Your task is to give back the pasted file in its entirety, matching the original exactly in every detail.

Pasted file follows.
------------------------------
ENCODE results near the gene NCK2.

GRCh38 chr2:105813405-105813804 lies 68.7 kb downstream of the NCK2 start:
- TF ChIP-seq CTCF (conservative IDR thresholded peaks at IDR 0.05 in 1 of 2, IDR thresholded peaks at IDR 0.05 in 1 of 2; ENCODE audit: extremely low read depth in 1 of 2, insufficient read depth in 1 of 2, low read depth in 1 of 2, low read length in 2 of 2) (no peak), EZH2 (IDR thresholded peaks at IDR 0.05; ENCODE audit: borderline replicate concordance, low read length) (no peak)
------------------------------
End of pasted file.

ENCODE results near the gene NCK2.

GRCh38 chr2:105813405-105813804 lies 68.7 kb downstream of the NCK2 start:
- TF ChIP-seq CTCF (conservative IDR thresholded peaks at IDR 0.05 in 1 of 2, IDR thresholded peaks at IDR 0.05 in 1 of 2; ENCODE audit: extremely low read depth in 1 of 2, insufficient read depth in 1 of 2, low read depth in 1 of 2, low read length in 2 of 2) (no peak), EZH2 (IDR thresholded peaks at IDR 0.05; ENCODE audit: borderline replicate concordance, low read length) (no peak)